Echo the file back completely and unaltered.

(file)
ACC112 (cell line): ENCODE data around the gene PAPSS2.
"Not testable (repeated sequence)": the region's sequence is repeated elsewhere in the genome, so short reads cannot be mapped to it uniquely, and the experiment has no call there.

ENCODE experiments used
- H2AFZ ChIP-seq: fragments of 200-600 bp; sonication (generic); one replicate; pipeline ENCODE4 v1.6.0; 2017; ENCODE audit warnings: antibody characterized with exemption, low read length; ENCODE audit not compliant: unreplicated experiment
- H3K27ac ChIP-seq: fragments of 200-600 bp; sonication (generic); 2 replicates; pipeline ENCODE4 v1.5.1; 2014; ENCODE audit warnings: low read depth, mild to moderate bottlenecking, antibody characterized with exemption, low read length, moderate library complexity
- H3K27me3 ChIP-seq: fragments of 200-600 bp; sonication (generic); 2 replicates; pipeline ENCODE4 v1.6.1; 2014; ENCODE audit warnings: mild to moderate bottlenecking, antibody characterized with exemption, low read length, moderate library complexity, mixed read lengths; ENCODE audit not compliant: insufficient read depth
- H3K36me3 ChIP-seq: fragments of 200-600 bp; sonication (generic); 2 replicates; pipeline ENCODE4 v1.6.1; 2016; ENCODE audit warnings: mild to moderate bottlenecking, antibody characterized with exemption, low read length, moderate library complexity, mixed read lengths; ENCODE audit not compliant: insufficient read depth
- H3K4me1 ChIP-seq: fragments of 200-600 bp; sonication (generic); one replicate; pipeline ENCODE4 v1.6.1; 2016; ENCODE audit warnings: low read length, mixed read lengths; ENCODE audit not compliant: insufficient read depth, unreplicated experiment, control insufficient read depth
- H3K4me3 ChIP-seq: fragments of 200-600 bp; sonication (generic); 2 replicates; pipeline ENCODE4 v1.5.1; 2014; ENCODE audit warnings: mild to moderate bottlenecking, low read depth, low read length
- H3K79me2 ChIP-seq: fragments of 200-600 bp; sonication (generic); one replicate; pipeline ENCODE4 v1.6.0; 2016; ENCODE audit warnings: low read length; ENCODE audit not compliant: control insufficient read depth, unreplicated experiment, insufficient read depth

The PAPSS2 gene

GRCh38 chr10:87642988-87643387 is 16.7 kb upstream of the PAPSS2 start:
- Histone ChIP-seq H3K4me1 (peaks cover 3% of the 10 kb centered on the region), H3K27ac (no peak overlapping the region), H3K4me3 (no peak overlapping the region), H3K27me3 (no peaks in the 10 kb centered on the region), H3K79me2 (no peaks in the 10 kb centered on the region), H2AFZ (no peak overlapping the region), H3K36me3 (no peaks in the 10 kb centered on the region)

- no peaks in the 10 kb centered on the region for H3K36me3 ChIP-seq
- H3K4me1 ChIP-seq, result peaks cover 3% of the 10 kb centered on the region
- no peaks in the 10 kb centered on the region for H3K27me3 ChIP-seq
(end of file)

ACC112 (cell line): ENCODE data around the gene PAPSS2.
"Not testable (repeated sequence)": the region's sequence is repeated elsewhere in the genome, so short reads cannot be mapped to it uniquely, and the experiment has no call there.

ENCODE experiments used
- H2AFZ ChIP-seq: fragments of 200-600 bp; sonication (generic); one replicate; pipeline ENCODE4 v1.6.0; 2017; ENCODE audit warnings: antibody characterized with exemption, low read length; ENCODE audit not compliant: unreplicated experiment
- H3K27ac ChIP-seq: fragments of 200-600 bp; sonication (generic); 2 replicates; pipeline ENCODE4 v1.5.1; 2014; ENCODE audit warnings: low read depth, mild to moderate bottlenecking, antibody characterized with exemption, low read length, moderate library complexity
- H3K27me3 ChIP-seq: fragments of 200-600 bp; sonication (generic); 2 replicates; pipeline ENCODE4 v1.6.1; 2014; ENCODE audit warnings: mild to moderate bottlenecking, antibody characterized with exemption, low read length, moderate library complexity, mixed read lengths; ENCODE audit not compliant: insufficient read depth
- H3K36me3 ChIP-seq: fragments of 200-600 bp; sonication (generic); 2 replicates; pipeline ENCODE4 v1.6.1; 2016; ENCODE audit warnings: mild to moderate bottlenecking, antibody characterized with exemption, low read length, moderate library complexity, mixed read lengths; ENCODE audit not compliant: insufficient read depth
- H3K4me1 ChIP-seq: fragments of 200-600 bp; sonication (generic); one replicate; pipeline ENCODE4 v1.6.1; 2016; ENCODE audit warnings: low read length, mixed read lengths; ENCODE audit not compliant: insufficient read depth, unreplicated experiment, control insufficient read depth
- H3K4me3 ChIP-seq: fragments of 200-600 bp; sonication (generic); 2 replicates; pipeline ENCODE4 v1.5.1; 2014; ENCODE audit warnings: mild to moderate bottlenecking, low read depth, low read length
- H3K79me2 ChIP-seq: fragments of 200-600 bp; sonication (generic); one replicate; pipeline ENCODE4 v1.6.0; 2016; ENCODE audit warnings: low read length; ENCODE audit not compliant: control insufficient read depth, unreplicated experiment, insufficient read depth

The PAPSS2 gene

GRCh38 chr10:87642988-87643387 is 16.7 kb upstream of the PAPSS2 start:
- Histone ChIP-seq H3K4me1 (peaks cover 3% of the 10 kb centered on the region), H3K27ac (no peak overlapping the region), H3K4me3 (no peak overlapping the region), H3K27me3 (no peaks in the 10 kb centered on the region), H3K79me2 (no peaks in the 10 kb centered on the region), H2AFZ (no peak overlapping the region), H3K36me3 (no peaks in the 10 kb centered on the region)

- no peaks in the 10 kb centered on the region for H3K36me3 ChIP-seq
- H3K4me1 ChIP-seq, result peaks cover 3% of the 10 kb centered on the region
- no peaks in the 10 kb centered on the region for H3K27me3 ChIP-seq